And it was quite an accomplishment. The Center’s dedication – on that “unusually balmy Sunday” twenty five years ago – was a proud moment for the many community organizations and individuals who had spent over seven years discussing and planning and fundraising to make this dream possible. And now as the Center commences another twenty five years offering more opportunities to explore, connect and contribute, the Center is preparing to be a resource and gathering place for a new generation – so all older adults can live healthy and meaningful lives.
For the Center’s 11:00 AM Tuesday Lecture on January 10th, I will be presenting a 60 minute program produced by the National Council on Aging called “Steps to Avoiding Scams”. This program provides a basic understanding of the types of scams targeting older adults, so you can protect yourself from becoming a victim. And as we know from this holiday season, there are always a few people who are willing to take advantage of the unsuspecting.

Tonight at the Center, the entertaining, energizing and encredible (that is incredible with an “e” for excellent!) Strawberry Mountain Band” will be getting you off to a rocking good start on this first Tuesday of the New Year. And next Tuesday on the 10th, John Martin and Friends will be back performing for your listening and dancing pleasure. Music starts at 7:00, ends by 9:00 and everyone is welcome. And to feed the band and keep the lights on, donations are always appreciated.
The 1942 film starring Bing Crosby and Fred Astaire about an entertainer who opens up a lodge in Connecticut for only eight nights a year is “Holiday Inn”. (And the winner of the coin toss is Joann Scott who wins her choice of five quilt raffle tickets or a $10 Saturday Night Bingo packet.)
This week “Remember When” goes back in time to a little local history not twenty five years, but thirty six years ago in the Mid-Columbia (before it was called the Gorge). As I was cleaning out my office – which I do occasionally when I can no longer see the floor – I found a faded edition of the August, 1975 Senior Highlights. It was produced and distributed by the Mid-Columbia Community Action Council (commonly referred to as CAP) and included the “Goin-ons, Doins and Happenings” in Hood River, Wasco and Sherman counties, bus schedules, poetry, recipes and discussion of senior issues. So this week’s question is “Who was the editor of the Senior Highlights?  (I think I can remember one of the editors.) If you know, email your answer to the, call 541-296-4788 or bring it to the Center with a copy of the very first Senior Highlights. (And Slusher, you can’t enter!)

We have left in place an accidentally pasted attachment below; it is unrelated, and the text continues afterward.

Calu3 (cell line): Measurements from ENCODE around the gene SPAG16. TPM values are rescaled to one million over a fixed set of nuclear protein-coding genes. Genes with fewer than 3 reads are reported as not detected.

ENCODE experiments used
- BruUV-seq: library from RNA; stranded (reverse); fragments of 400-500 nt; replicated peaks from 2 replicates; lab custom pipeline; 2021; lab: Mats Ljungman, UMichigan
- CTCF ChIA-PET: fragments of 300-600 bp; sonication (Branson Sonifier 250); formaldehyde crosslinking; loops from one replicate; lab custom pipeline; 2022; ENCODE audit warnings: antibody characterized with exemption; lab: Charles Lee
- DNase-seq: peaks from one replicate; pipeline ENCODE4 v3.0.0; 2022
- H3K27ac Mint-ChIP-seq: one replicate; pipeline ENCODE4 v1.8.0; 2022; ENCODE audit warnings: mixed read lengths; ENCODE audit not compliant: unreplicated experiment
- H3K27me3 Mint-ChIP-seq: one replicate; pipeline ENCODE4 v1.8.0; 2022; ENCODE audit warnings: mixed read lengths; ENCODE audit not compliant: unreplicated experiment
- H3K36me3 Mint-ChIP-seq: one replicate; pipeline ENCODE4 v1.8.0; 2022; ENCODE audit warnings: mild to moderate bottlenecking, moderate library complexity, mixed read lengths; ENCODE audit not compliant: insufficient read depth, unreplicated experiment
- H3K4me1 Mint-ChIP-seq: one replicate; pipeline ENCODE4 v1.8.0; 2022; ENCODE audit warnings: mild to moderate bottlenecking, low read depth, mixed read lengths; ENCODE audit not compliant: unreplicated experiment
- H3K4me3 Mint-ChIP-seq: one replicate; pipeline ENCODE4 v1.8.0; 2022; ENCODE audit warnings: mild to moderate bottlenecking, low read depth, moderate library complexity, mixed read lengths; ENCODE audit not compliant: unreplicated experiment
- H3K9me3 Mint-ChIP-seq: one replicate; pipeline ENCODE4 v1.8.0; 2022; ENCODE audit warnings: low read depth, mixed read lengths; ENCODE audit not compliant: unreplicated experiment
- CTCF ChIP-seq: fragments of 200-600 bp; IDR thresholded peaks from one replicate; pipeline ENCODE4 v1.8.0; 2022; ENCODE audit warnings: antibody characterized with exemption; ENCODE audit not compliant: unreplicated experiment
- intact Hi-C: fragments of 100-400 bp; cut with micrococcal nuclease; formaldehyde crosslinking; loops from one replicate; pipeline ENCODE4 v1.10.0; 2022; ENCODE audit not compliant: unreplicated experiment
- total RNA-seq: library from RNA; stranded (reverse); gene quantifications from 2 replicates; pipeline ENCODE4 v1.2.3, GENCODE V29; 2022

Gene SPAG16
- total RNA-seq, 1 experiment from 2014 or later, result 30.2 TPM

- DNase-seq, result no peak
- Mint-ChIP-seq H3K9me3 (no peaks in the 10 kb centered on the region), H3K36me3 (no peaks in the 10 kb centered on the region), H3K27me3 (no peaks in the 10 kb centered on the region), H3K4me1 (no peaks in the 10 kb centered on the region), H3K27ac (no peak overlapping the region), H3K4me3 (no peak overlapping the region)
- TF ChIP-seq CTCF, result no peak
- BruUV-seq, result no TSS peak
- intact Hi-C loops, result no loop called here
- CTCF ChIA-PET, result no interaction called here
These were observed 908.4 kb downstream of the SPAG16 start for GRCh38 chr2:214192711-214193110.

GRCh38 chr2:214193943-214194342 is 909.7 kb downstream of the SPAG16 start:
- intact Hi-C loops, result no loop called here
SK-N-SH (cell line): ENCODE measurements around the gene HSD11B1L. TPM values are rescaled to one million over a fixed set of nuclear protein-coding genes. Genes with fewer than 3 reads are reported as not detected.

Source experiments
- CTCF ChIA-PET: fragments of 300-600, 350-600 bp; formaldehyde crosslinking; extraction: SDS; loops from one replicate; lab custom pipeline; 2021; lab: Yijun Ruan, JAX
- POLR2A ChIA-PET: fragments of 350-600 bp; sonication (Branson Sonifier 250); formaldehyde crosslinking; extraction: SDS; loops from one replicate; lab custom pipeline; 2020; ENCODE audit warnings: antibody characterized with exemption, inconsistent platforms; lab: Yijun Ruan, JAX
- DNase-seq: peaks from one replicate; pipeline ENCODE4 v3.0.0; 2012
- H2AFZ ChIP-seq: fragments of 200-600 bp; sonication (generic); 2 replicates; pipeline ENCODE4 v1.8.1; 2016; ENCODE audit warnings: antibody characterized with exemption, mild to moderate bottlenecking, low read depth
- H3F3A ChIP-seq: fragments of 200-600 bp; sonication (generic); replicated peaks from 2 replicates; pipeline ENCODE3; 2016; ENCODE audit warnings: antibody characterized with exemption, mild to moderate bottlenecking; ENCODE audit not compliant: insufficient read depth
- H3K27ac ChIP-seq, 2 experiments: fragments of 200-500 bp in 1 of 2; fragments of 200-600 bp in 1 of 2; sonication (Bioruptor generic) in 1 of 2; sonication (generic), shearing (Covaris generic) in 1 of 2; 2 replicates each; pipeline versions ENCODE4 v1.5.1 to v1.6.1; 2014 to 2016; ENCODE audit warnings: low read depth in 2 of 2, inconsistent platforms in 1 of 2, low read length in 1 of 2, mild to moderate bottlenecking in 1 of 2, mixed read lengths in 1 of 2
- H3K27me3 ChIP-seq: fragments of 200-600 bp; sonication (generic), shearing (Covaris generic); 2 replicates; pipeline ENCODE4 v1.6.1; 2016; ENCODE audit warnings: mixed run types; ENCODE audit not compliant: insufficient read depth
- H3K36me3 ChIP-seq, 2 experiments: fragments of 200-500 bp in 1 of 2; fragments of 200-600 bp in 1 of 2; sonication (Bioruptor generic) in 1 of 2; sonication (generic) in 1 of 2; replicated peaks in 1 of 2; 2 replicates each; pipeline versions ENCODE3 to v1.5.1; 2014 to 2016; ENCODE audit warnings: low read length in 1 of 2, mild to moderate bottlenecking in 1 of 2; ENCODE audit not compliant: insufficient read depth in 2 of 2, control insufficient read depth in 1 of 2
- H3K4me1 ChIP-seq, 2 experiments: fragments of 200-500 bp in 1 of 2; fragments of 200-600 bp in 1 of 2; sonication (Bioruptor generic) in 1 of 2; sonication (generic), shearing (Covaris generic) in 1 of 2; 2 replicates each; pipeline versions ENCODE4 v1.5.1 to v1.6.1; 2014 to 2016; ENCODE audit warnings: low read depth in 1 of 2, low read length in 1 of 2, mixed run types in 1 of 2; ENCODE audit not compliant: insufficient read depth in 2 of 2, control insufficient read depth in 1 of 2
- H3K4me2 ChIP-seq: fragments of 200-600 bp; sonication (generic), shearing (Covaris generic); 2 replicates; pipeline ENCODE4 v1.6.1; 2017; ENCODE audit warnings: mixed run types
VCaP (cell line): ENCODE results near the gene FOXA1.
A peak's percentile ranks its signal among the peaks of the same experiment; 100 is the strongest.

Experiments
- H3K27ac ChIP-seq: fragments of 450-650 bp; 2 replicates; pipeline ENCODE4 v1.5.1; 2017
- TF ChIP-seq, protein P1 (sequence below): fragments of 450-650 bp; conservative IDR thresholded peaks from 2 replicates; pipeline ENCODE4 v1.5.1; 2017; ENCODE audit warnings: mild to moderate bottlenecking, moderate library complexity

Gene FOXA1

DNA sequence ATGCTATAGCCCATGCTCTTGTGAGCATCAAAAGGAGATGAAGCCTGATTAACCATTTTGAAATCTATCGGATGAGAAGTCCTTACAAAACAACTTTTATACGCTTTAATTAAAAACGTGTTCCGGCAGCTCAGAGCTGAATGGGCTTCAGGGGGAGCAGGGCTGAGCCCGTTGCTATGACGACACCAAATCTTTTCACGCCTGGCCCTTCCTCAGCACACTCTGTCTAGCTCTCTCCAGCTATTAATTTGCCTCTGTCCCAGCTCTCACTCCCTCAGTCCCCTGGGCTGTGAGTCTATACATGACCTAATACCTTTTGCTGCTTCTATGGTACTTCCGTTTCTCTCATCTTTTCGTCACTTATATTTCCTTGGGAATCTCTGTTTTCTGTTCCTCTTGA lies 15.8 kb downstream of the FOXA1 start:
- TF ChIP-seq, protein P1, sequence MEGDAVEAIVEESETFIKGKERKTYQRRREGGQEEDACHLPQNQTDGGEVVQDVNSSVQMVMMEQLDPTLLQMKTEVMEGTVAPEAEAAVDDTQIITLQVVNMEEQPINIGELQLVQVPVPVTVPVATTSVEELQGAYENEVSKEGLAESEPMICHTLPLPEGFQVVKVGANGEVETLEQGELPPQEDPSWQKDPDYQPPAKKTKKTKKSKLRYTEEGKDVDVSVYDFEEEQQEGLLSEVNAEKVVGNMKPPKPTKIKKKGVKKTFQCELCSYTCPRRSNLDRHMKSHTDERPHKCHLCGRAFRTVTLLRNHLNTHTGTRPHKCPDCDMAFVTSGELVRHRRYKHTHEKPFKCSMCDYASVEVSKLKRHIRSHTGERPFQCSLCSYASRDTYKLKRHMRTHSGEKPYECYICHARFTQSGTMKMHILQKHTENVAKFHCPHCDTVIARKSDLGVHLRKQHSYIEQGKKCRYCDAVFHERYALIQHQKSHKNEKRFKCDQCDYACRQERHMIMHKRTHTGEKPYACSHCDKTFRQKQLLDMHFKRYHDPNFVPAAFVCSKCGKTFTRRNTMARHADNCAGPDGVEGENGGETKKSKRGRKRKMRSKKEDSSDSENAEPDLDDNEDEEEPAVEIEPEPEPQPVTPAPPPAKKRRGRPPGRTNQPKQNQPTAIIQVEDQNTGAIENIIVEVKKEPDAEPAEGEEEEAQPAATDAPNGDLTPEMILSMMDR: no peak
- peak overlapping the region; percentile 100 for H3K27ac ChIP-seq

Well, it’s been another week wondering where time flies off to and hides. Until we meet again, keep your light on and the doors locked.
“Accept certain inalienable truths: Prices will rise. Politicians will philander. You, too, will get old. And when you do, you’ll fantasize that when you were young, prices were reasonable, politicians were noble and children respected their elders.” Mary Schmich

Aging Well December 27th

Does anyone make New Year’s resolutions anymore? That once a year chance to reflect on the past and commit to what you want to do different in the New Year. Or do you feel it is a lost cause – a meaningless effort that never really accomplishes anything. Well, that may be true. But there is nothing wrong at taking time to think about the future and what you would like to accomplish: what hills to climb, books to read, and new friends to meet – things that make life worth living. So even though they may seem out-a-date, New Year’s resolutions do suggest an optimism that we can change and the future will be brighter. And when times are difficult and challenging, I like to believe there is always a little room for acting as though all things are possible.